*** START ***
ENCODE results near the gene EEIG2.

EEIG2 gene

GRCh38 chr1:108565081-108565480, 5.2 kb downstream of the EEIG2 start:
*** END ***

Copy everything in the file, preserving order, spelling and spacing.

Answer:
ENCODE results near the gene EEIG2.

EEIG2 gene

GRCh38 chr1:108565081-108565480, 5.2 kb downstream of the EEIG2 start: